I replaced the center speaker located in the dash of my wife's 2017 Ford Edge today. This was a pretty straightforward job and is an easy way to improve the sound in these cars, which as discussed elsewhere here, is pretty muddy. To prepare for the job, I tried to see if there were any existing tutorials/videos of removing that speaker from the 2015-2017 Edges, but couldn't find anything. I used this video tutorial for replacing the same speaker in a 2016 F150, which has a very similar speaker grill and storage compartment in front of the speaker as the Edge does. That replacement was done with the cover to that storage compartment removed and while I didn't remove my cover (I didn't know how to remove it, and how to do so wasn't covered in that video), I would suggest doing so in retrospect if it's easily done even though I managed popping the speaker grill just fine. Below are a couple "before" photos demonstrating the speaker grill in place, viewed from above and from inside the storage compartment.
I used a nylon pry tool from inside the storage compartment to pop the speaker grill up a little at the corners. I couldn't pop it fully out because the cover to the storage compartment got in the way. But it was up enough to get a start on and finish from above. Below is a photo showing the front of the grill up a little.
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I next used a small screwdriver with the end covered in electrical tape to help prevent the tip of it scratching the dash. I worked the front end up some more then again from the sides and back until I was able to get my fingers on it and pop it out completely. Below is a photo of the exposed speaker and one of the underside of the speaker grill.
These next two photos demonstrate the terminals on the factory speaker and the adapter connected to those terminals that connects to the factory harness. There isn't an aftermarket adapter available to my knowledge (Crutchfield doesn't list one, but it's possible there may be one for another vehicle that is compatible), so I clipped the wires off the speaker terminals and removed the white plastic clip that secures the adapter to the factory speaker. Note that the red wire is positive and the green one (with red stripe, I believe) is negative. The diagrams posted in this other discussion indicate that the wires should have been green and gray/yellow but that clearly is not the case here. This may be something that changed between 2015 to 2017.
The replacement speaker is an Infinity Reference REF-3022cfx that I ordered from Crutchfield. This is the only speaker that they list as compatible with the 2017 Edge's dash and while I expect there are others that would have worked fine, I went with this because it's an excellent choice regardless. Crutchfield included for free some mounting hardware, but I have no idea why they thought it was necessary. The original screws worked fine. These speakers also came with a capacitor to be optionally installed in-line on the positive speaker lead. I wasn't comfortable using that one since it would have required soldering it directly to the terminal on the speaker and otherwise just seemed awkward to manipulate and fit in the space for the speaker. I wound up picking up a bass blocker kit from Best Buy, which basically is a capacitor that is already in-line with a speaker wire and fully insulated. The kit came with 2 pairs, one with a cutoff of 300 Hz, the other with a cutoff of 2800 Hz. I used the 2800 Hz one but in retrospect I should have used the 300 Hz one since the frequency range for vocals starts well under 2800 Hz. Crutchfield has some similar bass blockers that range from 300 Hz to 800 Hz, so I likely will redo this with perhaps a 600 Hz one. I want this speaker to handle just highs and vocals. Below is a photo of the new speaker with the factory adapter and bass blocker ready to be attached, as well as a photo of the new speaker in place.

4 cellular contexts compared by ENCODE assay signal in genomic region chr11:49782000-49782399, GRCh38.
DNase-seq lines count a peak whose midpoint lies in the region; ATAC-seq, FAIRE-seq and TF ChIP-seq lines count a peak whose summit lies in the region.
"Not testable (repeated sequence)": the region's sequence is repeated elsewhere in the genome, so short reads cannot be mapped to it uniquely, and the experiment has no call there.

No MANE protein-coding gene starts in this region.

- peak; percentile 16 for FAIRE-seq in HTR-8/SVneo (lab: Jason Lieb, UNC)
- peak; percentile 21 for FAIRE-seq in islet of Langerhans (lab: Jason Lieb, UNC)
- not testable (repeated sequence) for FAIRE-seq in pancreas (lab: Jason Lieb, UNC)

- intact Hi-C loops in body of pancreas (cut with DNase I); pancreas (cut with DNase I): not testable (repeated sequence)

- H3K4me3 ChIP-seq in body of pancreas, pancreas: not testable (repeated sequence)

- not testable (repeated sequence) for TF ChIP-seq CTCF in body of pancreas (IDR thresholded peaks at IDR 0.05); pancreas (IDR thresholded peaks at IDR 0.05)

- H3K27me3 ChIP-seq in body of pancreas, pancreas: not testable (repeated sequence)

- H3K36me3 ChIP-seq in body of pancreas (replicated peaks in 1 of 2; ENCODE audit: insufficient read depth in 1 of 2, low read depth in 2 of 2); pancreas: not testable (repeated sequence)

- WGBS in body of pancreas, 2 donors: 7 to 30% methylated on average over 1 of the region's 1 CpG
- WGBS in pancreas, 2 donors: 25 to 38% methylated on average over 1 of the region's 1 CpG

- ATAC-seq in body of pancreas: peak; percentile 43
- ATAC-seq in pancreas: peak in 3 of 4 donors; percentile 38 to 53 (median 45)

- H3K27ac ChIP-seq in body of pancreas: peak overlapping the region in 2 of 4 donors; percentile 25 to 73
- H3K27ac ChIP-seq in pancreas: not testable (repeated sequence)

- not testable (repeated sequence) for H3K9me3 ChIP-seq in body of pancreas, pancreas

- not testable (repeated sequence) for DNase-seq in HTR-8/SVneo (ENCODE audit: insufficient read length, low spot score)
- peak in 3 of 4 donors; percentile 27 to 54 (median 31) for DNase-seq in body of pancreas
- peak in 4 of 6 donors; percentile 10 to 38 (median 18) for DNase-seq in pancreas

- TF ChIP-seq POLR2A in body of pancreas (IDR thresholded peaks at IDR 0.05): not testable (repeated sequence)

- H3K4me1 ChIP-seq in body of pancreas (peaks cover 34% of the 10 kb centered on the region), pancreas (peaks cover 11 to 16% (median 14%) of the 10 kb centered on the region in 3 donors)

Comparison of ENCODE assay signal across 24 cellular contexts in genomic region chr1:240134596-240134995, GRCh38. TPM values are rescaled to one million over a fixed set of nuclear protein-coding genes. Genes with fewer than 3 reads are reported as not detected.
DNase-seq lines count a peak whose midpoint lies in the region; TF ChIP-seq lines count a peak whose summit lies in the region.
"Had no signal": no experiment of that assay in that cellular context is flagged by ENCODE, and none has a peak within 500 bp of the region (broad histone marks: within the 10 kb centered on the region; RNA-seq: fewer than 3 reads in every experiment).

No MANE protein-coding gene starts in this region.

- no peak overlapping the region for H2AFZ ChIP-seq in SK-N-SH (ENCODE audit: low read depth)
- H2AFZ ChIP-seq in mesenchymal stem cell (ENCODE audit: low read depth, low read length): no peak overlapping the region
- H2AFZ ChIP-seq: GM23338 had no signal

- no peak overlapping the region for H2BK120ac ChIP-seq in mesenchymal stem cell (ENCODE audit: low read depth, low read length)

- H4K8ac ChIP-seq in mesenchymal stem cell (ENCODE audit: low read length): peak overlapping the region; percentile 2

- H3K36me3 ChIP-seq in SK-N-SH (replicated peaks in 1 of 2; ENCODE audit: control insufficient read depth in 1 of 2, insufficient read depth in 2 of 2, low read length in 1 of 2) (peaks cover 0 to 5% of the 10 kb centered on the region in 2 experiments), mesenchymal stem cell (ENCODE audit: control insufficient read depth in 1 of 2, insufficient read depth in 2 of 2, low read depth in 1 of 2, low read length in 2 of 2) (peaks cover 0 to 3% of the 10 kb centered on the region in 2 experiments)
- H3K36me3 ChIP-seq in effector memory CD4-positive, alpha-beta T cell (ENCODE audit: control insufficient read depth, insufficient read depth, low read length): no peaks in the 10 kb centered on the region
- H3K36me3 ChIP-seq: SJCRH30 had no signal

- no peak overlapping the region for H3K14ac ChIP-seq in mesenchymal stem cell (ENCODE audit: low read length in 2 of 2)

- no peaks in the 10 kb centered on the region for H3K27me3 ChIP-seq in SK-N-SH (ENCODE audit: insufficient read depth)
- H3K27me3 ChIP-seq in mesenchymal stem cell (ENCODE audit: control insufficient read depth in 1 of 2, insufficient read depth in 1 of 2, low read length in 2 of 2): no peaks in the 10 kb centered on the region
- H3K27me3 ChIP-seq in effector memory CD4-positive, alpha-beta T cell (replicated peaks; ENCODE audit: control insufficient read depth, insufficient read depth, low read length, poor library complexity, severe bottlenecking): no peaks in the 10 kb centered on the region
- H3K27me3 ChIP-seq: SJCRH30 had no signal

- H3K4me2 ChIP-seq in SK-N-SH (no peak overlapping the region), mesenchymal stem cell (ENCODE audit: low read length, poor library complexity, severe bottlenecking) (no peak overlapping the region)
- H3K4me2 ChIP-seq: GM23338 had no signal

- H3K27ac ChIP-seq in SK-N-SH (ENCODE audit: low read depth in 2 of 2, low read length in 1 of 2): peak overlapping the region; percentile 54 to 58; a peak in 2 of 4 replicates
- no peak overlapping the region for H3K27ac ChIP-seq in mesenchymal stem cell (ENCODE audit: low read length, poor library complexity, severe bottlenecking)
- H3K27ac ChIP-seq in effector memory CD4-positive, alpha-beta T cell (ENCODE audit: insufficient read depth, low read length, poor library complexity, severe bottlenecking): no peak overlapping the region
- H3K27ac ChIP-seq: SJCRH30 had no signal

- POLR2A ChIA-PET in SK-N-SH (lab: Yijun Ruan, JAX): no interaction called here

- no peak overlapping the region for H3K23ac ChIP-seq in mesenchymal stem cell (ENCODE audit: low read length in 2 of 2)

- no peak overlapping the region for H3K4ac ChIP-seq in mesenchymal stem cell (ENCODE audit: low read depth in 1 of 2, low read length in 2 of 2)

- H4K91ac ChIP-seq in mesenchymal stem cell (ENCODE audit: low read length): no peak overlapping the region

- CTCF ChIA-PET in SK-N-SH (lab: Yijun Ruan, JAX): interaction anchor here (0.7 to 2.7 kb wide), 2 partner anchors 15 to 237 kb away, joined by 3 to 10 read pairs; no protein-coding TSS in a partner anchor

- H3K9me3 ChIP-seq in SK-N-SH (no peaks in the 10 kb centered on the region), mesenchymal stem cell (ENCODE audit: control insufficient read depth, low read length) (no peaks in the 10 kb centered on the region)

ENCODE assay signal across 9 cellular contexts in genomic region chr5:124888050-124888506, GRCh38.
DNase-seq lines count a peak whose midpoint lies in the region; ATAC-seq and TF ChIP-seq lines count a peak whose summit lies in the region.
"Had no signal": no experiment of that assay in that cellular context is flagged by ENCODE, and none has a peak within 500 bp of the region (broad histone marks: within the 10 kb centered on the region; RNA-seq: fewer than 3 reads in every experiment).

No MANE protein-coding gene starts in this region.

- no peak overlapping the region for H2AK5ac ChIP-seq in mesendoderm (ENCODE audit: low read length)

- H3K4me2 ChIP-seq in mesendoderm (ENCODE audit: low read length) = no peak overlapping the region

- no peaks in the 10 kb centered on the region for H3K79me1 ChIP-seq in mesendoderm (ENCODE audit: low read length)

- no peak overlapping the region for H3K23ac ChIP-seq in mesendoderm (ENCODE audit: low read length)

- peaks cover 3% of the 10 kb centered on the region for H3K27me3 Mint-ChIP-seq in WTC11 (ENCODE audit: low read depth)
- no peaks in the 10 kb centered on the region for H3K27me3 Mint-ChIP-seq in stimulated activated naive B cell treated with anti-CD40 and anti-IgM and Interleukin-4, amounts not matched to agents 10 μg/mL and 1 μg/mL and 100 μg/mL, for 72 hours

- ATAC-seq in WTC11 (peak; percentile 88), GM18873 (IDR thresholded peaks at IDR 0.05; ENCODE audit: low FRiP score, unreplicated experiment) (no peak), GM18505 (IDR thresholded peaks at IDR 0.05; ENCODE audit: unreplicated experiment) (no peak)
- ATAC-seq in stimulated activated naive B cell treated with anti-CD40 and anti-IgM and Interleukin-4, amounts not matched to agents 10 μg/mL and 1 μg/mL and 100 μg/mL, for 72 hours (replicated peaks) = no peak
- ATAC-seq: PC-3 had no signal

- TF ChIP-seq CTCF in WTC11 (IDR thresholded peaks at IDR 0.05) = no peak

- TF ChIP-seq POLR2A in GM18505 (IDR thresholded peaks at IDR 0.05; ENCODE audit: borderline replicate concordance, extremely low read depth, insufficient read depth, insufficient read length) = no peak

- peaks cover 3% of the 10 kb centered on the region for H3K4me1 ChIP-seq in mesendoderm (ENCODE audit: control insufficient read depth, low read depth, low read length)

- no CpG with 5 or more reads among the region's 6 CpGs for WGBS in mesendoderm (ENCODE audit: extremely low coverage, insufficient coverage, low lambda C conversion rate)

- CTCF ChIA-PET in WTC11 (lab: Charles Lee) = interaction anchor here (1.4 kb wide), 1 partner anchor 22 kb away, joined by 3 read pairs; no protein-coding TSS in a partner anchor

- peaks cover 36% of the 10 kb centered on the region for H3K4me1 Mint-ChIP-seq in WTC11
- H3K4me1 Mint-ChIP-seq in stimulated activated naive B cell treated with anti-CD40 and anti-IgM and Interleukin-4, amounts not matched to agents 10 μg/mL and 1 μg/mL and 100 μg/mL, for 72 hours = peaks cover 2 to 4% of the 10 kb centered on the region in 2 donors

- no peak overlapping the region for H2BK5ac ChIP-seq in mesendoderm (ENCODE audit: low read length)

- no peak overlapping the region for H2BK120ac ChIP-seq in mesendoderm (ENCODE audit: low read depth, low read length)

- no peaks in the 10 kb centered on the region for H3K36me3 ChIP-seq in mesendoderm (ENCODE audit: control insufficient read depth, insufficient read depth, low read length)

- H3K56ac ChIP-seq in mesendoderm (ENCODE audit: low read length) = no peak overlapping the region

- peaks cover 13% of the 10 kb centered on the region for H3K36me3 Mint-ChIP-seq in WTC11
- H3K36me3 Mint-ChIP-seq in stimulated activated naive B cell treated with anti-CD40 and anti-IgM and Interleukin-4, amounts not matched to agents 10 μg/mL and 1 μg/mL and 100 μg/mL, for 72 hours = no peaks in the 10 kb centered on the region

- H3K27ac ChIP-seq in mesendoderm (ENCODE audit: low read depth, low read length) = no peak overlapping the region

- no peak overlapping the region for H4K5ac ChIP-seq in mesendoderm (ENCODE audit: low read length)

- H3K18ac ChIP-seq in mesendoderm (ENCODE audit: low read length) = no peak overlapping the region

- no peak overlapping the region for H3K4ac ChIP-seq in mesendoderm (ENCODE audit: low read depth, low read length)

So the bottom line, did this make a difference? It's hard to say how much is me imagining a difference, and I otherwise wouldn't expect a significant difference since it's just the single dash speaker so far. There's also the matter of me using too-high a bass blocker. That said, my wife and I agree there is an improvement with the overall sound seeming a little 'brighter" than before. It's basically functioning just as a tweeter right now, but it's an excellent one. Correcting the oversight on the bass blocker should result in an even better impression once done. I still plan to replace the door speakers and I've just about settled on the Polk Audio DB6502 component set for front and rear. Crutchfield lists the tweeter as fitting in the upper doors and the woofer as fitting in the lower doors. They are priced in the ballpark for what I wanted to spend and I'm very satisfied with the Polk Audios I have in my own car (2010 Edge), so it's pretty much a no-brainer.
Edited by Lifeisabeach, 08 January 2017 - 07:46 PM.